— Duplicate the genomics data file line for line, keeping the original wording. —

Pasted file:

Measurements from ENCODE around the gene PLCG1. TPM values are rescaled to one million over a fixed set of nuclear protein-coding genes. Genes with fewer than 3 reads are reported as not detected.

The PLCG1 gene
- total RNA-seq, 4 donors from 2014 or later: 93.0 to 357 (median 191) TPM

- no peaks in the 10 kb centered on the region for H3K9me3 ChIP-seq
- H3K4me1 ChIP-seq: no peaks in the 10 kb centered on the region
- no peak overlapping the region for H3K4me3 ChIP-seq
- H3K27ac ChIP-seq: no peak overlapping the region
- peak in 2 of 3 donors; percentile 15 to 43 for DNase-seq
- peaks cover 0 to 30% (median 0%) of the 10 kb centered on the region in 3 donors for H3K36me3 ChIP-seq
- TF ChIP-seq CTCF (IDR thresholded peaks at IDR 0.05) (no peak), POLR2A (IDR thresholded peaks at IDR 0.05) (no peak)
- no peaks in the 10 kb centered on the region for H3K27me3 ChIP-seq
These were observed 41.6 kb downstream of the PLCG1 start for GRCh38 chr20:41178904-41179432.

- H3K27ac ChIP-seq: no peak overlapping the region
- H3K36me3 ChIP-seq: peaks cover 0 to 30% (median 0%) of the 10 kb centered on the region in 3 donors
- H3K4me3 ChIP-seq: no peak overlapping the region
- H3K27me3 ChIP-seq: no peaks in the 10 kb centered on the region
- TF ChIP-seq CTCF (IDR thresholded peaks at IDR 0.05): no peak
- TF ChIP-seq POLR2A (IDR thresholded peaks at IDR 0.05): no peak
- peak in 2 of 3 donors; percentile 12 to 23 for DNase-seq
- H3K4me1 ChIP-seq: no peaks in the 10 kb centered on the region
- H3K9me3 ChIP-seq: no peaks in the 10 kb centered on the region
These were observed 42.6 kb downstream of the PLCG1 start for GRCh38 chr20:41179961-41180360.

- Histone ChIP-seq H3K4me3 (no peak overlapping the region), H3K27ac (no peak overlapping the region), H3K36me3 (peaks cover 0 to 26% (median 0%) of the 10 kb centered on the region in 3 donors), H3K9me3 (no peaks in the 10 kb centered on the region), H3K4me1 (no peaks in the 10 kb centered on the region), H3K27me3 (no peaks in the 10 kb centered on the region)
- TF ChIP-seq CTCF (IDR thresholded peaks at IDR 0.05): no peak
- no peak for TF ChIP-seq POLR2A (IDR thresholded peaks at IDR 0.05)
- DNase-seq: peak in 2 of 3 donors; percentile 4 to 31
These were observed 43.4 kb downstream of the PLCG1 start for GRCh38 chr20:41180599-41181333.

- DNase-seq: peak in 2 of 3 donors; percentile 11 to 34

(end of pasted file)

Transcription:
Measurements from ENCODE around the gene PLCG1. TPM values are rescaled to one million over a fixed set of nuclear protein-coding genes. Genes with fewer than 3 reads are reported as not detected.

The PLCG1 gene
- total RNA-seq, 4 donors from 2014 or later: 93.0 to 357 (median 191) TPM

- no peaks in the 10 kb centered on the region for H3K9me3 ChIP-seq
- H3K4me1 ChIP-seq: no peaks in the 10 kb centered on the region
- no peak overlapping the region for H3K4me3 ChIP-seq
- H3K27ac ChIP-seq: no peak overlapping the region
- peak in 2 of 3 donors; percentile 15 to 43 for DNase-seq
- peaks cover 0 to 30% (median 0%) of the 10 kb centered on the region in 3 donors for H3K36me3 ChIP-seq
- TF ChIP-seq CTCF (IDR thresholded peaks at IDR 0.05) (no peak), POLR2A (IDR thresholded peaks at IDR 0.05) (no peak)
- no peaks in the 10 kb centered on the region for H3K27me3 ChIP-seq
These were observed 41.6 kb downstream of the PLCG1 start for GRCh38 chr20:41178904-41179432.

- H3K27ac ChIP-seq: no peak overlapping the region
- H3K36me3 ChIP-seq: peaks cover 0 to 30% (median 0%) of the 10 kb centered on the region in 3 donors
- H3K4me3 ChIP-seq: no peak overlapping the region
- H3K27me3 ChIP-seq: no peaks in the 10 kb centered on the region
- TF ChIP-seq CTCF (IDR thresholded peaks at IDR 0.05): no peak
- TF ChIP-seq POLR2A (IDR thresholded peaks at IDR 0.05): no peak
- peak in 2 of 3 donors; percentile 12 to 23 for DNase-seq
- H3K4me1 ChIP-seq: no peaks in the 10 kb centered on the region
- H3K9me3 ChIP-seq: no peaks in the 10 kb centered on the region
These were observed 42.6 kb downstream of the PLCG1 start for GRCh38 chr20:41179961-41180360.

- Histone ChIP-seq H3K4me3 (no peak overlapping the region), H3K27ac (no peak overlapping the region), H3K36me3 (peaks cover 0 to 26% (median 0%) of the 10 kb centered on the region in 3 donors), H3K9me3 (no peaks in the 10 kb centered on the region), H3K4me1 (no peaks in the 10 kb centered on the region), H3K27me3 (no peaks in the 10 kb centered on the region)
- TF ChIP-seq CTCF (IDR thresholded peaks at IDR 0.05): no peak
- no peak for TF ChIP-seq POLR2A (IDR thresholded peaks at IDR 0.05)
- DNase-seq: peak in 2 of 3 donors; percentile 4 to 31
These were observed 43.4 kb downstream of the PLCG1 start for GRCh38 chr20:41180599-41181333.

- DNase-seq: peak in 2 of 3 donors; percentile 11 to 34